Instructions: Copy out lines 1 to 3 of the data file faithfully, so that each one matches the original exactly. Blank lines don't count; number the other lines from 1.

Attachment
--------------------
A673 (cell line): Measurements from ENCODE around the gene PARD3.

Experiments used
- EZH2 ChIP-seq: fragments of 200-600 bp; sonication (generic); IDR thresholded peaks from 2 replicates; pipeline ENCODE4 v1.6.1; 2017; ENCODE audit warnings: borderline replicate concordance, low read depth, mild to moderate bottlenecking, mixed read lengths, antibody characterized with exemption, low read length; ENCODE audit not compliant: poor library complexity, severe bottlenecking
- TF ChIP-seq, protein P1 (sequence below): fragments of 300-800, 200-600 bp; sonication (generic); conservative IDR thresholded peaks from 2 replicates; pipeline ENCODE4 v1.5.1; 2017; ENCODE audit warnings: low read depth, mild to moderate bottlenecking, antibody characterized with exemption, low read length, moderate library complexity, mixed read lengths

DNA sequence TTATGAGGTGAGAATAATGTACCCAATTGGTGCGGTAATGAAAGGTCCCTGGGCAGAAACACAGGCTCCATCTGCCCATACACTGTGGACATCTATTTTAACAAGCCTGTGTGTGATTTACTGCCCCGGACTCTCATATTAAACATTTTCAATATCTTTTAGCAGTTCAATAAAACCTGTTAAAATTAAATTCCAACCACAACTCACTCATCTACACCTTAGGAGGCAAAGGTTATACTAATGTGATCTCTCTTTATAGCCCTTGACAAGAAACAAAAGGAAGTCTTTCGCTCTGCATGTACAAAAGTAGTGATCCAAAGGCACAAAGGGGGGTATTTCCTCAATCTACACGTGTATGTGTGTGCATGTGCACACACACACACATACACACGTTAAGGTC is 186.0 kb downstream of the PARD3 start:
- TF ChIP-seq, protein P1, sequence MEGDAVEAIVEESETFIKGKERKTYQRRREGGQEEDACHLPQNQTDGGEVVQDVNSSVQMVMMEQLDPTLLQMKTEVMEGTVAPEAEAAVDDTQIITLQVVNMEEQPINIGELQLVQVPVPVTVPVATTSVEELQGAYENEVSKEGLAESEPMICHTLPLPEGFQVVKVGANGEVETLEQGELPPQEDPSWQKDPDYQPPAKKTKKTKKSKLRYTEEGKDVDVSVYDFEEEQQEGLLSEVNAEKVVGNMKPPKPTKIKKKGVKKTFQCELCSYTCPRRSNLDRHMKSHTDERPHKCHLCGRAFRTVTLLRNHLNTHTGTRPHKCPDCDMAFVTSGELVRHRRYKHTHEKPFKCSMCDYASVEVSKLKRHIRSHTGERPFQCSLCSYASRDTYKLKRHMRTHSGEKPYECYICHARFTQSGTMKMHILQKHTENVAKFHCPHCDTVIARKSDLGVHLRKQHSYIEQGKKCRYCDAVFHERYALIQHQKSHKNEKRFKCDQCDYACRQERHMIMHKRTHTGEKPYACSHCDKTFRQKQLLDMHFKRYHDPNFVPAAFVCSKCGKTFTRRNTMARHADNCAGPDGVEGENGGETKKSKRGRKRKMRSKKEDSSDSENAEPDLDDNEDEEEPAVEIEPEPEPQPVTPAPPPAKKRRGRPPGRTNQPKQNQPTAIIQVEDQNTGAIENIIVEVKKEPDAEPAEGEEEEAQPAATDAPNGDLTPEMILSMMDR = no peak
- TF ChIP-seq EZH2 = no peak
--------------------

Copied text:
A673 (cell line): Measurements from ENCODE around the gene PARD3.

Experiments used
- EZH2 ChIP-seq: fragments of 200-600 bp; sonication (generic); IDR thresholded peaks from 2 replicates; pipeline ENCODE4 v1.6.1; 2017; ENCODE audit warnings: borderline replicate concordance, low read depth, mild to moderate bottlenecking, mixed read lengths, antibody characterized with exemption, low read length; ENCODE audit not compliant: poor library complexity, severe bottlenecking